Defense counsel was sanctioned by a federal court in Washington for bringing a motion to compel in bad faith, with the court finding that defense counsel’s citation of case law analyzing a prior version of the Federal Rules of Civil Procedure was “inexcusable.”
Articles Discussing Sanctions In Labor And Employment Law Cases.
Manny and Floyd can’t stop fighting. Recently, counsel for the promoter of Boxer Manny Pacquiao, Top Rank Inc., moved for another opportunity to depose an investment firm, as part of a $100 million antitrust lawsuit against the firm and Floyd Mayweather Jr.’s manager, saying its attorneys’ “obstructionist behavior” barred proper questioning. According to Top Rank, counsel for the deponent obstructed the proceeding by instructing the witness not to answer several questions and by failing to prepare the representative for the line of questioning Top Rank advised that it tended to pursue. The result, per Top Rank, was a “sham deposition”. This dispute highlights what may happen when a party engages in misconduct during a deposition.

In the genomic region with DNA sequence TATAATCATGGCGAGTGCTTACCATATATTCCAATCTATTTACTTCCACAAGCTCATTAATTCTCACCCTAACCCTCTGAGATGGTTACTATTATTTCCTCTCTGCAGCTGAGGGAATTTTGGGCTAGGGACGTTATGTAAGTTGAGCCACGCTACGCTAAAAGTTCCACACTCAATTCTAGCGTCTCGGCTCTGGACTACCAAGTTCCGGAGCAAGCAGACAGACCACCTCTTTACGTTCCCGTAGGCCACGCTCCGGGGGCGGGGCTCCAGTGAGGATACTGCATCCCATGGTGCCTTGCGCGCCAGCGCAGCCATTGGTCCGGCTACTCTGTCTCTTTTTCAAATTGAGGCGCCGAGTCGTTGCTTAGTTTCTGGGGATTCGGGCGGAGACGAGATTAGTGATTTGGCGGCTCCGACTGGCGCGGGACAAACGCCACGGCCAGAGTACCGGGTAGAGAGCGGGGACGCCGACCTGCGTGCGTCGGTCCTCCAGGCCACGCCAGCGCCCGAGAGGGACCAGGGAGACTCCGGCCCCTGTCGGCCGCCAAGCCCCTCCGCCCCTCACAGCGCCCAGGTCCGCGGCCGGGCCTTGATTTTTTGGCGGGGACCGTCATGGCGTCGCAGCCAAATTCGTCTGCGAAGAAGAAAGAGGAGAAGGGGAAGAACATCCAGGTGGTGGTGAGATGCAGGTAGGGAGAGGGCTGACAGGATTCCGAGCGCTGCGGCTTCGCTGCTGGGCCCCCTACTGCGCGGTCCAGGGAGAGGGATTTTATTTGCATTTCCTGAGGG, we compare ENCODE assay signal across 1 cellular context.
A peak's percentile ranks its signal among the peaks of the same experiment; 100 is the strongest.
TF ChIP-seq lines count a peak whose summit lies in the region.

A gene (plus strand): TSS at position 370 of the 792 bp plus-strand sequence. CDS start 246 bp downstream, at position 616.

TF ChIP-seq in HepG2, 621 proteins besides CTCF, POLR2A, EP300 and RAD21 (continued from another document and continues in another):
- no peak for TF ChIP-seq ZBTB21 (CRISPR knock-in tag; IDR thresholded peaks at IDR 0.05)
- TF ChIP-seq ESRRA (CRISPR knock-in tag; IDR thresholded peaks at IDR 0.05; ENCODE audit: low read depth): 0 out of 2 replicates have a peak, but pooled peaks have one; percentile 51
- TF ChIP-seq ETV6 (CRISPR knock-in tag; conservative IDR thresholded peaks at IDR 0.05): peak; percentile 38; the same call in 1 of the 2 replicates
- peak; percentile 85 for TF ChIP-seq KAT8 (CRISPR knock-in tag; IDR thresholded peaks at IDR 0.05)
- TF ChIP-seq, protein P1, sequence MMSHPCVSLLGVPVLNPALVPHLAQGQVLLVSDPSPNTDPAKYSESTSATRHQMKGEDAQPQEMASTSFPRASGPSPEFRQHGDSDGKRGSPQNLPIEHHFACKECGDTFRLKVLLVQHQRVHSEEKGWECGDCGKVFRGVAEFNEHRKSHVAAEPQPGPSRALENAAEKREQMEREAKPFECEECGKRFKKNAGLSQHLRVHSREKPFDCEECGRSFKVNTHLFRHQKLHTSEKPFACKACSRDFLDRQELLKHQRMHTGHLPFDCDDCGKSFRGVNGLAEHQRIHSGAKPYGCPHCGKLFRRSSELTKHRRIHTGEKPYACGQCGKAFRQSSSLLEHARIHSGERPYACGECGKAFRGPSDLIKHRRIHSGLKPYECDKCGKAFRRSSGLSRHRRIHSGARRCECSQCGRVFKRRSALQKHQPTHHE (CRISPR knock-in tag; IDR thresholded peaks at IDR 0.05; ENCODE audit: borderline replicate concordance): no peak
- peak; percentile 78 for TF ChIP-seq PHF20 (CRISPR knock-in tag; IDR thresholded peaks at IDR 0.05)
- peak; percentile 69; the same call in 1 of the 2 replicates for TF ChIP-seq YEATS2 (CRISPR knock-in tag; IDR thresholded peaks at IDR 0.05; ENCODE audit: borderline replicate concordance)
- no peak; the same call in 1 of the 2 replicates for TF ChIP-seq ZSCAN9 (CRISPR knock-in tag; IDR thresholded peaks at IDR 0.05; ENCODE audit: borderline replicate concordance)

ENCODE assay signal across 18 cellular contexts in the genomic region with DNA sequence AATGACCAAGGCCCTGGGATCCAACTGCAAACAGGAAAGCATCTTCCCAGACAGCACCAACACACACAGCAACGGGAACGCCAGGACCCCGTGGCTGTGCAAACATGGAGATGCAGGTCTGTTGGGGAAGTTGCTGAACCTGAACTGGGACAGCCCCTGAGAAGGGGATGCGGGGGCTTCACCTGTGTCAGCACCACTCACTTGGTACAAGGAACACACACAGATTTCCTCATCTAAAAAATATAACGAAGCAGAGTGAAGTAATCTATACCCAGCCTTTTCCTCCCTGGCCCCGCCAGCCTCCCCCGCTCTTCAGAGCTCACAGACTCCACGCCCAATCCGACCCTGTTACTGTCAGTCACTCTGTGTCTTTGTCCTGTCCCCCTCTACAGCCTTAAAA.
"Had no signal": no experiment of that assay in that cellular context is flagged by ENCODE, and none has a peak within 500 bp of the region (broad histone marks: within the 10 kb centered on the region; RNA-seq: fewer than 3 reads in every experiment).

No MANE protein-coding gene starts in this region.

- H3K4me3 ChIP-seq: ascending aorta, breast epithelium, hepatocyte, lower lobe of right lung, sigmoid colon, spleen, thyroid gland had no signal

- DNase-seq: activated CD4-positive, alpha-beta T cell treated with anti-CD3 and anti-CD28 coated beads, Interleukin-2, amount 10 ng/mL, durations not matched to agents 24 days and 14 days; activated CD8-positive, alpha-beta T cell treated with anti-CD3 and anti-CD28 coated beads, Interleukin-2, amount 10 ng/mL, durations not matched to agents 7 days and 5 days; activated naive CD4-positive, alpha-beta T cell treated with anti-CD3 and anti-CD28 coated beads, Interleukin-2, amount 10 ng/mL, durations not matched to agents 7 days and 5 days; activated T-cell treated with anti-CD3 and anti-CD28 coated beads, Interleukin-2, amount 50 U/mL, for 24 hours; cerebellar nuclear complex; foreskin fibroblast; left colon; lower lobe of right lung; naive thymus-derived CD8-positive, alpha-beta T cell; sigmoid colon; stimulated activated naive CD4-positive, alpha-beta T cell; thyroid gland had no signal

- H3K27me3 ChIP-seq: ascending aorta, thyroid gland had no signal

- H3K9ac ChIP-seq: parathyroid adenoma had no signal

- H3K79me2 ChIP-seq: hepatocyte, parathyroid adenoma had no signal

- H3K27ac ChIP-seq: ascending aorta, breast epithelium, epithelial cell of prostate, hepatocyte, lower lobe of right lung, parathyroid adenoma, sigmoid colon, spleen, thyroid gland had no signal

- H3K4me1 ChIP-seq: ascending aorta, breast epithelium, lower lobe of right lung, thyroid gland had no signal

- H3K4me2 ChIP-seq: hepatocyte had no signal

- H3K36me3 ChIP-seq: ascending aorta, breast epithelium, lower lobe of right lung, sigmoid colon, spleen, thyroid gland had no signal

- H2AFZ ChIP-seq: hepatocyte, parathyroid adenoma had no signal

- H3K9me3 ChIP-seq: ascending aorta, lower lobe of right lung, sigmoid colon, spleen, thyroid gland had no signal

Attorneys have a duty to act as zealous advocates for their clients. This duty is particularly important during settlement negotiations, where counsel’s strategy and negotiation skills play a significant role in achieving a favorable result. However, settlement statements that are intended to deceive one’s adversary can quickly cross the line from permissible posturing to unethical misrepresentations of fact.
Your friends at PL Matters aim to keep you updated regarding best practices, especially when it comes to professional obligations. However, sometimes best practices just boil down to the basics, including careful reading of court directives. AT&T recently learned this lesson the hard way. Last week, an appeals court ruled that the telecom giant will have to pay $40 million in connection with a case because its attorneys failed to read a court document.